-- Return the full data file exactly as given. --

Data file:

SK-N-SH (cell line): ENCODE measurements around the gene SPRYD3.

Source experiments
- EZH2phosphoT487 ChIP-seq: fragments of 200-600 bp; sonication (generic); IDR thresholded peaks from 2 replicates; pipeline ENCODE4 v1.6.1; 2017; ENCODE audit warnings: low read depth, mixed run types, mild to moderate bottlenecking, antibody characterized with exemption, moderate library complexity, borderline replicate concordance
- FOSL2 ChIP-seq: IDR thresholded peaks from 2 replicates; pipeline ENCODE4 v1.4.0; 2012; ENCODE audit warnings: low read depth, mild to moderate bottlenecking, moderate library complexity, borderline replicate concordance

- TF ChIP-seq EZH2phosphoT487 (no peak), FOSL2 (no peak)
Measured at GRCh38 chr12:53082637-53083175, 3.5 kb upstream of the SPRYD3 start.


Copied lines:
SK-N-SH (cell line): ENCODE measurements around the gene SPRYD3.

Source experiments
- EZH2phosphoT487 ChIP-seq: fragments of 200-600 bp; sonication (generic); IDR thresholded peaks from 2 replicates; pipeline ENCODE4 v1.6.1; 2017; ENCODE audit warnings: low read depth, mixed run types, mild to moderate bottlenecking, antibody characterized with exemption, moderate library complexity, borderline replicate concordance
- FOSL2 ChIP-seq: IDR thresholded peaks from 2 replicates; pipeline ENCODE4 v1.4.0; 2012; ENCODE audit warnings: low read depth, mild to moderate bottlenecking, moderate library complexity, borderline replicate concordance

- TF ChIP-seq EZH2phosphoT487 (no peak), FOSL2 (no peak)
Measured at GRCh38 chr12:53082637-53083175, 3.5 kb upstream of the SPRYD3 start.